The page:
Jan. 10 (Bloomberg) -- Sherritt International Corp., whose assets include nickel and energy operations in Cuba, will hold a shareholders’ meeting on May 6 after receiving proposals by activist investor Clarke Inc. to revamp the board.
Clarke and affiliated groups want to remove five Sherritt directors, reduce the size of the board to seven from nine, and appoint three new directors, Clarke Chief Executive Officer George Armoyan said today by phone. Sherritt board members are paid too much, he said.
“Look at their stock performance and look at their compensation; it’s mindboggling,” Armoyan said. “What they are trying to do is just protect their golden goose egg.”
The two sides are “absolutely” headed for a proxy fight, Armoyan said. Clarke will consult its lawyers and other major shareholders to consider the next steps.
Armoyan also wants Sherritt to change a policy that compensates executives and directors for the effects of the U.S. Helms-Burton Act, which may prevent them from entering the U.S. because of the company’s business in Cuba.
Sherritt makes voluntary payments to directors “in recognition of the actual or potential hardship, loss of opportunity and emotional distress suffered by the directors and their respective families” as a result of the application of Helms-Burton, according to an April 19 filing.
The payments should only be made if directors are actually affected by the legislation by being banned from entering the U.S., according to a letter from Clarke made public by Sherritt today.
The 1996 Helms-Burton law hardened the U.S. trade embargo against Cuba. Certain individuals, in their capacity as executives and directors of Sherritt, have been barred from entering the U.S. because of allegations that its operations in Cuba include assets that were expropriated from U.S. citizens, according to the company’s most recent annual report.
It’s unclear how many current directors have been barred under the law.
Directors are being paid for the “possibility” that they might not be able to enter the U.S., Armoyan said.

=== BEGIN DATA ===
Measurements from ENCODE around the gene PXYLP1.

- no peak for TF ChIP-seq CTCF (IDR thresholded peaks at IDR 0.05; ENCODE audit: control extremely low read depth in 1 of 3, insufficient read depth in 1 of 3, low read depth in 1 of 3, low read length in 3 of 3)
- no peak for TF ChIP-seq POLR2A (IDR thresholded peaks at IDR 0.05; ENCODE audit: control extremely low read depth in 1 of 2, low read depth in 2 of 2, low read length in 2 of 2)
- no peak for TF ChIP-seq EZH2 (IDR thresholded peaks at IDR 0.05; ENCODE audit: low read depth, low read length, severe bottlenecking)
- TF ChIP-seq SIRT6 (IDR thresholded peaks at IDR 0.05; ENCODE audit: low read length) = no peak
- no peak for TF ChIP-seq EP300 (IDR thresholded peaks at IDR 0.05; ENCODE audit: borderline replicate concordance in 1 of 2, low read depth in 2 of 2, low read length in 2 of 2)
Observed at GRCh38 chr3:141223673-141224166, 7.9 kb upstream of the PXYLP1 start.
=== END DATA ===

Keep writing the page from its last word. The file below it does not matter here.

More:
“I’m not aware of any of them that are banned,” he said. “They use that as an excuse.”
A spokesman for Sherritt declined to comment when reached today by phone.
Sherritt’s non-executive directors received so-called Helms-Burton allowances of C$90,618 ($80,151) to C$150,000 for 2012, according to data disclosed by the company and compiled by Bloomberg. The allowance made up more than half of total disclosed compensation for some directors.
Clarke also is unsatisfied by progress at Sherritt’s mine under development in Madagascar, Armoyan said in a Dec. 24 interview.
Sherritt shares have declined 39 percent in the past 12 months, compared with a 28 percent drop in the Standard & Poor’s/TSX Materials Index.
The company announced Dec. 24 it agreed to sell assets, including all of its coal interests, for C$946 million, so that it can focus on nickel and oil.
Clarke is seeking to have R. Peter Gillin, Adrian Loader, John R. Moses and Lisa Pankratz removed as directors, according to the letter. The proposed new directors are Armoyan, Dustin Haw and Michael Rapps.
Canadian law allows holders of more than 5 percent of a company’s stock to call a special meeting. Clarke and the affiliated companies control 5.1 percent of Sherritt shares, according to the letter.
The special meeting will be held together with the company’s May 6 annual general meeting, Sherritt said today in a statement. A reduction in the number of directors below nine would require approval of a special resolution by at least two-thirds of shareholders voting, the company said.
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